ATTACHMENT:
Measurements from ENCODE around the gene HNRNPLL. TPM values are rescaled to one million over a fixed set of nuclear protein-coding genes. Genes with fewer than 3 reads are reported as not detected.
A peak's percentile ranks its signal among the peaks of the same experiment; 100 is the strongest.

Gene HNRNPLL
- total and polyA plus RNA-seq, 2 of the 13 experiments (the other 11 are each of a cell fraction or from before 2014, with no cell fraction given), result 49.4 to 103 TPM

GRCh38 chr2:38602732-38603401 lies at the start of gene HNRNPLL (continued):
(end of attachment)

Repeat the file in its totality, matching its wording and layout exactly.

Measurements from ENCODE around the gene HNRNPLL. TPM values are rescaled to one million over a fixed set of nuclear protein-coding genes. Genes with fewer than 3 reads are reported as not detected.
A peak's percentile ranks its signal among the peaks of the same experiment; 100 is the strongest.

Gene HNRNPLL
- total and polyA plus RNA-seq, 2 of the 13 experiments (the other 11 are each of a cell fraction or from before 2014, with no cell fraction given), result 49.4 to 103 TPM

GRCh38 chr2:38602732-38603401 lies at the start of gene HNRNPLL (continued):